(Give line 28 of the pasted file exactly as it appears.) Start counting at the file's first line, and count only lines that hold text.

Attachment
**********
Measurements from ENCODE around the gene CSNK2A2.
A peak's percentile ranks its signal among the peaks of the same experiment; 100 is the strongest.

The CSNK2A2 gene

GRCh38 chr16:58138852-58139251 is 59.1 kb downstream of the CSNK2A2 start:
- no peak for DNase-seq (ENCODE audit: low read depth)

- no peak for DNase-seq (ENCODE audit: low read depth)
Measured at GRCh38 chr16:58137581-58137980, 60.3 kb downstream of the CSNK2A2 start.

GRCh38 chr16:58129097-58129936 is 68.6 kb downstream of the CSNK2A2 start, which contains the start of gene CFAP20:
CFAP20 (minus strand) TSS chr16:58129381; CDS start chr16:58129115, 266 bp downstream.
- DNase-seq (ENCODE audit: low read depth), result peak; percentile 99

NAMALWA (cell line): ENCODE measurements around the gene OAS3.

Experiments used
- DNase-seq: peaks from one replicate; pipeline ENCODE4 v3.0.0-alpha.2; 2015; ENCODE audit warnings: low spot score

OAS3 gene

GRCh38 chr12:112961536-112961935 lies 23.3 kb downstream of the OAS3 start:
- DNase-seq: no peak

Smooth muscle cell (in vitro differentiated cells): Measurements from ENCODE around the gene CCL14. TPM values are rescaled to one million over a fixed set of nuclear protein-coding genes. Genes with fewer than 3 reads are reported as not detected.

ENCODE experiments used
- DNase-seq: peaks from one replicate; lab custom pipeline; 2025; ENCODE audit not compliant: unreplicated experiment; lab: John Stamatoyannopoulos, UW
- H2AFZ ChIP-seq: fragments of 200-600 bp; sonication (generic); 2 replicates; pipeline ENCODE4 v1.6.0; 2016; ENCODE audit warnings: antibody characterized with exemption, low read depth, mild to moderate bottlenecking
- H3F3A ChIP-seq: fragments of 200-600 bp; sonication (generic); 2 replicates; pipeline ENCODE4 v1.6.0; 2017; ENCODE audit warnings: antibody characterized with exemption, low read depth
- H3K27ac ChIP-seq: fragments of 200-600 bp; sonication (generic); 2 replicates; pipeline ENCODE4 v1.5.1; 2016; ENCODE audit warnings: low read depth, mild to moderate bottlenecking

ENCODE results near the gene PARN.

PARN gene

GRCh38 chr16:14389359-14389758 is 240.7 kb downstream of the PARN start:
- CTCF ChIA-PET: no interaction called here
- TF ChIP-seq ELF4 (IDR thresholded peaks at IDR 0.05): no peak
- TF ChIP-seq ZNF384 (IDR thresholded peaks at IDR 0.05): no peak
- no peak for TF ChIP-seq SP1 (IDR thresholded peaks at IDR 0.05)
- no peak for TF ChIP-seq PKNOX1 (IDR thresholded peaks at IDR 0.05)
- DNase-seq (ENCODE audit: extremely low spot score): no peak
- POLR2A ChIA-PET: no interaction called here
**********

- TF ChIP-seq ZNF384 (IDR thresholded peaks at IDR 0.05): no peak